During the early hours of June 13th four people were wounded as shots were fired inside the Space 2 Warehouse, The Factory Club’s main arena on the Custard Factory complex in Digbeth. No one was killed but the unforeseen attack sent shockwaves round the city. The Birmingham Review secured the first newspaper interview with Factory Events MD Simon Jones since the shootings took place.
“It’s been a hard week to be honest,” says Jones, “you can’t underestimate the gravity of what happened. It really shook people.” The man who has been at the centre of a citywide blame game appears tired, “thankfully no one was more seriously hurt but it has traumatised the city.”
In the days following June 13th international news agencies and regional media alike looked for someone culpable. Reports of slow police response time made the front page, but with officers stationed around the city for the England Vs USA football match resources were stretched. As operator of the venue Simon Jones was soon in the media limelight.
“It felt a little like we were being hung out to dry”, says Jones, following a continued focus from media without official requests for comment. “The Factory Club hired out the Space 2 Warehouse to Harmony Promotions, we were not the event promoters, but when something like this happens it’s ultimately our responsibility. I wanted to sent the right message out and effectively try and clear our name, and the name of the Custard Factory.”
Harmony Promotions who organised the Urban Music Gathering 2010, the all night music event at which the shootings took place, remain unable to comment.
But what immediate steps has The Factory Club taken to ensure safety on site? “We’ve voluntarily closed for one event whilst we upgrade our CCTV systems,” A request made by the Licensing committee at a summary review after the shootings. Is The Factory Club increasing other security measures such as door supervision? “These occurrences are a city wide problem. The guidelines for security staff is 1 per 100 people, we had double that at the Urban Music Gathering event.”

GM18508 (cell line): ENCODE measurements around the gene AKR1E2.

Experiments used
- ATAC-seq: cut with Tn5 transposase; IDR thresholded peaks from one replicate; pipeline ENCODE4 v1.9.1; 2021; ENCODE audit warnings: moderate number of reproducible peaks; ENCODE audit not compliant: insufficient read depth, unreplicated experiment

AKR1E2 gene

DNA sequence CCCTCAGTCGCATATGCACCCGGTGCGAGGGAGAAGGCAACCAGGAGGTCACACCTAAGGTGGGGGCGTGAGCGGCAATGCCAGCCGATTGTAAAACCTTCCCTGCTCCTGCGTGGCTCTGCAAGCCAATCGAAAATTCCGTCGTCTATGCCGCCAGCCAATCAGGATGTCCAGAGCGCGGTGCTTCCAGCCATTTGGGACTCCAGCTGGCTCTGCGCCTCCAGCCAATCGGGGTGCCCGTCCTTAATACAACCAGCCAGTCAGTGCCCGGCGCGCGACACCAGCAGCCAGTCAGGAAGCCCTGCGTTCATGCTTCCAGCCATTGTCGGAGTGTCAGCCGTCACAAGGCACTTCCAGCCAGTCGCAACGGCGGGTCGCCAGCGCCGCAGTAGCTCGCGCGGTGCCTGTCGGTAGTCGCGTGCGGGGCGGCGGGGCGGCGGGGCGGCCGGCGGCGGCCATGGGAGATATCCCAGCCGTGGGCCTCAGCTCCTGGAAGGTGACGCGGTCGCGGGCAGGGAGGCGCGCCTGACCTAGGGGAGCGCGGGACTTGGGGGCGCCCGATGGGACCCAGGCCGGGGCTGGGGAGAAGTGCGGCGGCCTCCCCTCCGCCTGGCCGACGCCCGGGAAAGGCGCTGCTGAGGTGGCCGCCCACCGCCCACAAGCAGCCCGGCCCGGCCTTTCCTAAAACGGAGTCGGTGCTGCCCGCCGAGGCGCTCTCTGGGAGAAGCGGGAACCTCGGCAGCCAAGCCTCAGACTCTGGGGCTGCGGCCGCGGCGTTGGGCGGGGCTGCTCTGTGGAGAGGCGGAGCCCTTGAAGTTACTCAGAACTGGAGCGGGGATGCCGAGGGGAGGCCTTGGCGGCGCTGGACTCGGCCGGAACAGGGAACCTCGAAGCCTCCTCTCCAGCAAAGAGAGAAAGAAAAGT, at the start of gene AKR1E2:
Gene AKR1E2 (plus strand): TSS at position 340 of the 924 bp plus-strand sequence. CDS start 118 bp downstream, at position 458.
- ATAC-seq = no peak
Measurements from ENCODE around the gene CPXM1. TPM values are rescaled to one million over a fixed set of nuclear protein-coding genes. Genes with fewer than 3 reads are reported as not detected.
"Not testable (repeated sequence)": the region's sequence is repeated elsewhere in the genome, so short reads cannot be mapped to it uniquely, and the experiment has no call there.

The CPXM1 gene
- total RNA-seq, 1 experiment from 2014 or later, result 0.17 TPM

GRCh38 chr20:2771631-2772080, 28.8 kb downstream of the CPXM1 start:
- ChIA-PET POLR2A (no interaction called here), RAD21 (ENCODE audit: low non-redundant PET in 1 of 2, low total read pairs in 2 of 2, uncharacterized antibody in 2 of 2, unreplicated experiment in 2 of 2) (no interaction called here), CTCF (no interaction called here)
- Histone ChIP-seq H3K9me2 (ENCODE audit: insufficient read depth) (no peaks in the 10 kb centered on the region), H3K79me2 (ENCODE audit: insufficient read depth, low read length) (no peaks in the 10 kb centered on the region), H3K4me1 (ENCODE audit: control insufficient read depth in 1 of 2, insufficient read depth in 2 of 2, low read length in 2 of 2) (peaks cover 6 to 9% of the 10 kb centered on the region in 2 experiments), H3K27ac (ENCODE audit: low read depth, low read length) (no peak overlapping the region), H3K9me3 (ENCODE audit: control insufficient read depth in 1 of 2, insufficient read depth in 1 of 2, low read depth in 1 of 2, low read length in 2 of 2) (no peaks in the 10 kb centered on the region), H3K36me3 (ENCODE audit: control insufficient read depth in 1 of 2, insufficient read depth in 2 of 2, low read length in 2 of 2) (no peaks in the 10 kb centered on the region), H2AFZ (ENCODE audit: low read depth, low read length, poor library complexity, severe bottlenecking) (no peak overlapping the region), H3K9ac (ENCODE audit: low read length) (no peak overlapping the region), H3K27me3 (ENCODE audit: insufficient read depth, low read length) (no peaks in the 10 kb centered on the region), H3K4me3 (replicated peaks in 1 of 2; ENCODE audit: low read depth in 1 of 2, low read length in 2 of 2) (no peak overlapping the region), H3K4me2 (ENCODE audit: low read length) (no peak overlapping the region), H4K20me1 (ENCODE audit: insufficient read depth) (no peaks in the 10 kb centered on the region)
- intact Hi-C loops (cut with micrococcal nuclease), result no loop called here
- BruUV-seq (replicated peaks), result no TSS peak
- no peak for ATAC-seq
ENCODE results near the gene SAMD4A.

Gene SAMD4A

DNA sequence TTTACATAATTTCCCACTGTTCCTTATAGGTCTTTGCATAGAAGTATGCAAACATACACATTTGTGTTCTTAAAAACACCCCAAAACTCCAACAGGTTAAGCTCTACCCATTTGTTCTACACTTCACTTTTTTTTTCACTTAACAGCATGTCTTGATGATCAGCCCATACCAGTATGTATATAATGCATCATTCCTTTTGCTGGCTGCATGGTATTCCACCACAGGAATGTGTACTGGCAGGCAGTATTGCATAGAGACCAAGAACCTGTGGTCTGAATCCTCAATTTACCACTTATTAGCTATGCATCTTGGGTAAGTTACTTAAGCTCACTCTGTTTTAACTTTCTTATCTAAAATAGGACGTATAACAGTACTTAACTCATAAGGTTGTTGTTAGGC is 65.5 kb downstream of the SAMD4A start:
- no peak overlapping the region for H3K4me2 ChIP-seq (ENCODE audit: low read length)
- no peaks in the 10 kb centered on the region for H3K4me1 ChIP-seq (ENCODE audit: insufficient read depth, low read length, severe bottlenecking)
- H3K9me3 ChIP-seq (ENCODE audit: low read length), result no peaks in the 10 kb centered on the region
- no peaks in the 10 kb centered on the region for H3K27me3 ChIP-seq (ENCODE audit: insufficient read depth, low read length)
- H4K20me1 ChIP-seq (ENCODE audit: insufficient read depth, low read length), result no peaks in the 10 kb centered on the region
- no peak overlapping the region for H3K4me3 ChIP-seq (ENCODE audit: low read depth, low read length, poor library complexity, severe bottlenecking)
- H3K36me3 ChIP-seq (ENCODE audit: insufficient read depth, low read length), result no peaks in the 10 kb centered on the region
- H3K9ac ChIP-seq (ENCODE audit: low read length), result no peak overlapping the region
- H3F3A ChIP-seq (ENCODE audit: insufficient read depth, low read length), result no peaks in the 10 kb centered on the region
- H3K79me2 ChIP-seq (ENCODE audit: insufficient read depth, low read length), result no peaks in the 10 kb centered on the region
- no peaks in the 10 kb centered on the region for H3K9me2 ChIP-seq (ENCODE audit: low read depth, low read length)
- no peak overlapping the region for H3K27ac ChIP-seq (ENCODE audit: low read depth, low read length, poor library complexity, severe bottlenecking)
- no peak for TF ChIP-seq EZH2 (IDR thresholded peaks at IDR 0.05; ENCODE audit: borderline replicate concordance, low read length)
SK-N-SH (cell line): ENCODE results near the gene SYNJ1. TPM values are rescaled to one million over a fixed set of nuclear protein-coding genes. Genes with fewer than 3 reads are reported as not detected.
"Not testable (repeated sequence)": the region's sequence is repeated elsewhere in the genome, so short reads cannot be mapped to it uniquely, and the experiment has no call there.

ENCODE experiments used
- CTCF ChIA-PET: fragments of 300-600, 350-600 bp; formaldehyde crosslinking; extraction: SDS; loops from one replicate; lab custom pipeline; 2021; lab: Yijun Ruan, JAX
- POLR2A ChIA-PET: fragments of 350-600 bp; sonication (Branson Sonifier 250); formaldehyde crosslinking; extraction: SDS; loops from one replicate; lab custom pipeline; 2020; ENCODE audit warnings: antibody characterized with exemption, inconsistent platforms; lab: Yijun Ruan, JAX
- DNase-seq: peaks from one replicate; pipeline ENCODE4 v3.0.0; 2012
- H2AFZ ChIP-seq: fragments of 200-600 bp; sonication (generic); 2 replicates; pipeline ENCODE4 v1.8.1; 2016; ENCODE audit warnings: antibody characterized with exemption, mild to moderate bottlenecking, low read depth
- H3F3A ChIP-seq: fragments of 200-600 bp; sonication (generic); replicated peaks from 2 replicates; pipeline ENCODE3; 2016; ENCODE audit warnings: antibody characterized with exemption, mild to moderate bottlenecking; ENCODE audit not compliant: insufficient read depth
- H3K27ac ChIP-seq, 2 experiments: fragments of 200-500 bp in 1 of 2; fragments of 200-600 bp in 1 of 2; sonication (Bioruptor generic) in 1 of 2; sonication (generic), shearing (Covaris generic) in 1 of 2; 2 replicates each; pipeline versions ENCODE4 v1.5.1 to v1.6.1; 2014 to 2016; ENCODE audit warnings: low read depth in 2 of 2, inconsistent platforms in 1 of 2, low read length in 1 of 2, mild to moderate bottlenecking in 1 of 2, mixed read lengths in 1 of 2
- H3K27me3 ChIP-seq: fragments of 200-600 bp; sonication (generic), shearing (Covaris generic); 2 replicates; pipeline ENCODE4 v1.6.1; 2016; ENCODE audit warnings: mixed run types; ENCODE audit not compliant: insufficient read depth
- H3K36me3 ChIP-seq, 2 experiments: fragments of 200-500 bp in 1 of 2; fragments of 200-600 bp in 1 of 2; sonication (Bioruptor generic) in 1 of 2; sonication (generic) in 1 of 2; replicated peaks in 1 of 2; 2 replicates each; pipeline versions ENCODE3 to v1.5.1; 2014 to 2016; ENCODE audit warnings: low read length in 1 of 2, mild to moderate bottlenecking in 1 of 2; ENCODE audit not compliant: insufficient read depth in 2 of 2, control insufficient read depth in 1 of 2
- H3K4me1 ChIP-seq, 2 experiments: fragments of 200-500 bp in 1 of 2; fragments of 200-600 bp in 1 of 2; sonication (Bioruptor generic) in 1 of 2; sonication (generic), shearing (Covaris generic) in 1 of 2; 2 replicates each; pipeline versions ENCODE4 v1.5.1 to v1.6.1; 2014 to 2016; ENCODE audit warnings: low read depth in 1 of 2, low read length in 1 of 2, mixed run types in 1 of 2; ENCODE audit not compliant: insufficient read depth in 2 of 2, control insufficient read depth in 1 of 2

How about the event itself, will there be anymore Urban Music Gatherings planned? “No, although we’ve had the promoters here a few times without incident. However The Factory Club are no longer booking any commercial Urban music events. The only way I could comfortably host one would be with airport security and police sweeps of the area, akin to the security measures for visiting dignitaries. I don’t want to put on shows where that’s necessary.”
But Jones has spent the past decade nurturing Digbeth’s nightlife, with plans to move away from the contentions of clubland what role will The Factory Club play in the area?
“What I’m good at is shifting people into Digbeth. But now I want to concentrate on daytime trade, retail and live music events,” Jones has talked about a organising a Spitalfields style market in Digbeth for several years, “maybe what happened is the kick start I needed to refocus my energies. I hate to think of all the hard work we’ve put into this area going to waste.”
Digbeth now holds a collection of high profile venues. Large scale events are regularly held, with a combined possible capacity between sites of up to around 35,000 people. Yet despite public declarations from Birmingham City Council, the Eastside Regeneration as outlined in the Big City Plan has not materialised.
“Digbeth is a prominent cultural quarter of the city, but it’s not policed like other areas with vibrant nightlife,” says Jones, “Its often left to the independent operators to secure their own surroundings. If we want Digbeth to actually become what everyone has been talking about it’s not going to happen organically, it needs a push.”
With a full review on July 12th the future of The Factory Club still hangs in the balance, and as with much of the rhetoric in Eastside the proof remains in the pudding. But as Jones himself confesses, “I want to go back to the roots of why we’re down here, to create a community and enjoy it again.”